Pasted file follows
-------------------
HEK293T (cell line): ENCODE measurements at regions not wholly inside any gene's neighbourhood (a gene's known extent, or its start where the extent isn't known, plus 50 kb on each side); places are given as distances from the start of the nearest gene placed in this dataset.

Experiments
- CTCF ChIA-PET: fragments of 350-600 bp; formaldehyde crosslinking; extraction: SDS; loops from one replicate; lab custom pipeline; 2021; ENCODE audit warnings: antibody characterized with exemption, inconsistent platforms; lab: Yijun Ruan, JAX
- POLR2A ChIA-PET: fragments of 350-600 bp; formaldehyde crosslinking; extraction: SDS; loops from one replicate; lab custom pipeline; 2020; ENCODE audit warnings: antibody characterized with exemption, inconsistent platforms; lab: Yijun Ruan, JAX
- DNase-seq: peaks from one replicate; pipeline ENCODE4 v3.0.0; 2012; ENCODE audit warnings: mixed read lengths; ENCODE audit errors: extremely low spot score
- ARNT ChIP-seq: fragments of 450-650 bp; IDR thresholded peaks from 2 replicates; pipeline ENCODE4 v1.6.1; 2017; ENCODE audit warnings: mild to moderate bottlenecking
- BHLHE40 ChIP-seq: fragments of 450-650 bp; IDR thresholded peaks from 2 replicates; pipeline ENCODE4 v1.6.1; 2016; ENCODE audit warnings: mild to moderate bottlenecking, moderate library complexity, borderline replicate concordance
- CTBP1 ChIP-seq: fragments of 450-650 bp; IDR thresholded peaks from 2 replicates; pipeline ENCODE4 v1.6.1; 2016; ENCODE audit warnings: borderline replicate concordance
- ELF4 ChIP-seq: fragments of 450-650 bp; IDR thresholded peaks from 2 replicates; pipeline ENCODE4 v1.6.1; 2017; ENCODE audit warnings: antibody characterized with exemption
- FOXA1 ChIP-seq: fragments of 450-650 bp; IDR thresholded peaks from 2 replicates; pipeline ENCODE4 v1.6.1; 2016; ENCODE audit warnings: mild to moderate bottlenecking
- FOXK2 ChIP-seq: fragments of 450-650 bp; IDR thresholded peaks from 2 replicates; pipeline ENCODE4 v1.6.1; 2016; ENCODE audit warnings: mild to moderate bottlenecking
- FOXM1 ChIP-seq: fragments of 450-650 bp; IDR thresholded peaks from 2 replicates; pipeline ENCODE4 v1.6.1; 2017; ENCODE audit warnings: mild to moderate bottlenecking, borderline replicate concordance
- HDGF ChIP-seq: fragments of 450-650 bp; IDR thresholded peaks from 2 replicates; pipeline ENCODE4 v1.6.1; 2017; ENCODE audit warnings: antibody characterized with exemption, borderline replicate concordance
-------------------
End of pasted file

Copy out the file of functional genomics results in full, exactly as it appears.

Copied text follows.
HEK293T (cell line): ENCODE measurements at regions not wholly inside any gene's neighbourhood (a gene's known extent, or its start where the extent isn't known, plus 50 kb on each side); places are given as distances from the start of the nearest gene placed in this dataset.

Experiments
- CTCF ChIA-PET: fragments of 350-600 bp; formaldehyde crosslinking; extraction: SDS; loops from one replicate; lab custom pipeline; 2021; ENCODE audit warnings: antibody characterized with exemption, inconsistent platforms; lab: Yijun Ruan, JAX
- POLR2A ChIA-PET: fragments of 350-600 bp; formaldehyde crosslinking; extraction: SDS; loops from one replicate; lab custom pipeline; 2020; ENCODE audit warnings: antibody characterized with exemption, inconsistent platforms; lab: Yijun Ruan, JAX
- DNase-seq: peaks from one replicate; pipeline ENCODE4 v3.0.0; 2012; ENCODE audit warnings: mixed read lengths; ENCODE audit errors: extremely low spot score
- ARNT ChIP-seq: fragments of 450-650 bp; IDR thresholded peaks from 2 replicates; pipeline ENCODE4 v1.6.1; 2017; ENCODE audit warnings: mild to moderate bottlenecking
- BHLHE40 ChIP-seq: fragments of 450-650 bp; IDR thresholded peaks from 2 replicates; pipeline ENCODE4 v1.6.1; 2016; ENCODE audit warnings: mild to moderate bottlenecking, moderate library complexity, borderline replicate concordance
- CTBP1 ChIP-seq: fragments of 450-650 bp; IDR thresholded peaks from 2 replicates; pipeline ENCODE4 v1.6.1; 2016; ENCODE audit warnings: borderline replicate concordance
- ELF4 ChIP-seq: fragments of 450-650 bp; IDR thresholded peaks from 2 replicates; pipeline ENCODE4 v1.6.1; 2017; ENCODE audit warnings: antibody characterized with exemption
- FOXA1 ChIP-seq: fragments of 450-650 bp; IDR thresholded peaks from 2 replicates; pipeline ENCODE4 v1.6.1; 2016; ENCODE audit warnings: mild to moderate bottlenecking
- FOXK2 ChIP-seq: fragments of 450-650 bp; IDR thresholded peaks from 2 replicates; pipeline ENCODE4 v1.6.1; 2016; ENCODE audit warnings: mild to moderate bottlenecking
- FOXM1 ChIP-seq: fragments of 450-650 bp; IDR thresholded peaks from 2 replicates; pipeline ENCODE4 v1.6.1; 2017; ENCODE audit warnings: mild to moderate bottlenecking, borderline replicate concordance
- HDGF ChIP-seq: fragments of 450-650 bp; IDR thresholded peaks from 2 replicates; pipeline ENCODE4 v1.6.1; 2017; ENCODE audit warnings: antibody characterized with exemption, borderline replicate concordance